Other names: tocopherol test, alpha-tocopherol test, Tocopherol, serum

What it is: Tocopherol is a form of Tocopherol typically derived from vegetable oils. 
Our tocopherol is from sunflower seed oil from Spain and non-GMO soy beans.

What it does: Tocopherol is known as an antioxidant superhero that provides awesome protection for your skin when included in body care products. 
(This shouldn’t be terribly surprising, since tocopherols make up 96% of your skin’s natural antioxidant defense system!)

both tocotrienols and tocopherols may be referred to as vitamin E. 
Tocopherol is an antioxidant, which means that it helps to neutralize free radicals.

Free radicals are chemicals linked to a host of health issues, including skin aging, cancer, and numerous diseases. 
Free radicals can also cause chronic inflammation.

The primary reason tocotrienols may be beneficial is because of their antioxidant properties. Cereal grains tend to be rich in tocotrienols.

Good sources include:

rice bran
crude palm oil

2R)-2,5,7,8-tetramethyl-2-[(4R,8R)-4,8,12-trimethyltridecyl]-3,4-dihydro-2H-1-benzopyran-6-ol; (2R)-2,5,8-trimethyl-2-[(4R,8R)-4,8,12-trimethyltridecyl]-3,4-dihydro-2H-1-benzopyran-6-ol; (2R)-2,7,8-trimethyl-2-[(4R,8R)-4,8,12-trimethyltridecyl]-3,4-dihydro-2H-1-benzopyran-6-ol; (2R)-2,8-dimethyl-2-[(4R,8R)-4,8,12-trimethyltridecyl]-3,4-dihydro-2H-1-benzopyran-6-o
(2R)-2,5,7,8-tetramethyl-2-[(4R,8R)-4,8,12-trimethyltridecyl]-3,4-dihydro-2H-1-benzopyran-6-ol; (2R)-2,5,8-trimethyl-2-[(4R,8R)-4,8,12-trimethyltridecyl]-3,4-dihydro-2H-1-benzopyran-6-ol; (2R)-2,7,8-trimethyl-2-[(4R,8R)-4,8,12-trimethyltridecyl]-3,4-dihydro-2H-1-benzopyran-6-ol; (2R)-2,8-dimethyl-2-[(4R,8R)-4,8,12-trimethyltridecyl]-3,4-dihydro-2H-1-benzopyran-6-o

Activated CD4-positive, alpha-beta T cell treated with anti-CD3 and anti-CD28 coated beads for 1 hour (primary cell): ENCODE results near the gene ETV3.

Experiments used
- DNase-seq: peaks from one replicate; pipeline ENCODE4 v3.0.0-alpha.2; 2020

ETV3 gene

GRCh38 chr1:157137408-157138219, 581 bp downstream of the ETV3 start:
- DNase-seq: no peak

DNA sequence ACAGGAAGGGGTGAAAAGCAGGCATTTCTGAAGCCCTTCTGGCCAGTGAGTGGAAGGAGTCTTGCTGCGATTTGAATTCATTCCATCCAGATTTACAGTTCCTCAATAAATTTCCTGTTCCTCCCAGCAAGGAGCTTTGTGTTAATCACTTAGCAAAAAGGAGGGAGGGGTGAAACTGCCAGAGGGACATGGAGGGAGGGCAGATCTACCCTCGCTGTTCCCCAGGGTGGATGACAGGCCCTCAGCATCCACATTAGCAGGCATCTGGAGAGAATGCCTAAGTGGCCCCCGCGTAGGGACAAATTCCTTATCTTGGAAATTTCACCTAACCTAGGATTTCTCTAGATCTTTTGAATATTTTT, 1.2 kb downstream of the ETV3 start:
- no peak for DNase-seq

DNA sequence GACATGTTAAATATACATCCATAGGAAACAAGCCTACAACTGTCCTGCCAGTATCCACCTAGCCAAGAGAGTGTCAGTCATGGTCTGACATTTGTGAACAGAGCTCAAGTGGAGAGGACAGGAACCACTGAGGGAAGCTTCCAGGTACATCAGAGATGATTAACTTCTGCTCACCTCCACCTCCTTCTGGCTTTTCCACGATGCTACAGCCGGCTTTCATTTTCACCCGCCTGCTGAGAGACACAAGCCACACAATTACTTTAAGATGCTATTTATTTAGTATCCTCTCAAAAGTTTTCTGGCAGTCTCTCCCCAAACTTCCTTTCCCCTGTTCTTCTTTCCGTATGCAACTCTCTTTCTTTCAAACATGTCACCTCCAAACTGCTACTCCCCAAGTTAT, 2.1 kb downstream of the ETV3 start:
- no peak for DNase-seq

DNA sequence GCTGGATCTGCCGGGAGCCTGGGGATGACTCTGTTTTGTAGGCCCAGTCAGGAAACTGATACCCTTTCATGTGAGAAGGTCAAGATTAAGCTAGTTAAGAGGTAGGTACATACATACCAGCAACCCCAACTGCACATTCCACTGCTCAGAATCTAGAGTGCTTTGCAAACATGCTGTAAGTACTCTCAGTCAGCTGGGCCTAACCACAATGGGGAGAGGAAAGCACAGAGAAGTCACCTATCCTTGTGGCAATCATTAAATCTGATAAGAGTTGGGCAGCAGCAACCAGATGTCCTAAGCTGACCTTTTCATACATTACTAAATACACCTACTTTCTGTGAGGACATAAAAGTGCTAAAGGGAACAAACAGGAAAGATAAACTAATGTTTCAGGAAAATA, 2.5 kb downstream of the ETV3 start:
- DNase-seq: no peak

(2R)-2,5,7,8-tetramethyl-2-[(4R,8R)-4,8,12-trimethyltridecyl]-3,4-dihydro-2H-1-benzopyran-6-ol; (2R)-2,5,8-trimethyl-2-[(4R,8R)-4,8,12-trimethyltridecyl]-3,4-dihydro-2H-1-benzopyran-6-ol; (2R)-2,7,8-trimethyl-2-[(4R,8R)-4,8,12-trimethyltridecyl]-3,4-dihydro-2H-1-benzopyran-6-ol; (2R)-2,8-dimethyl-2-[(4R,8R)-4,8,12-trimethyltridecyl]-3,4-dihydro-2H-1-benzopyran-6-ol
Mixed tocopherol
Mixed Tocopherols

Controx VP
Covi-Ox T 30P
Covi-Ox T 50
Covi-Ox T 70
Dry E-Mix 20
E 306
E-Mix 40A
E-Mix 60
E-Mix 80
E-Mix P 20
E-Oil 600
E-Oil 700
E-Oil 705
E-Oil 800
Golden Tocopherol 70
Irganox E 217DF
Rikki N 70
Tenox GT
Tocopherol (jp15)
Tocopherols excipient
Tocopherols excipient (nf)
Tocopherols (Technical Grade)
Tocopherol mixed, Low-alpha type, FCC, FG
E-MIX 80
2H-1-Benzopyran-6-ol, 3,4-dihydro-2,7,8-trimethyl-2-(4,8,12-trimethyltridecyl)-
CCRIS 3610
CCRIS 4506
Tocopherol [JAN]
EINECS 231-523-4
gamma-Tocopherol, DL-
6-Chromanol, 2,7,8-trimethyl-2-(4,8,12-trimethyltridecyl)-
EC 604-195-9
2,7,8-Trimethyl-2-(4,8,12-trimethyltridecyl)-6-chromanol #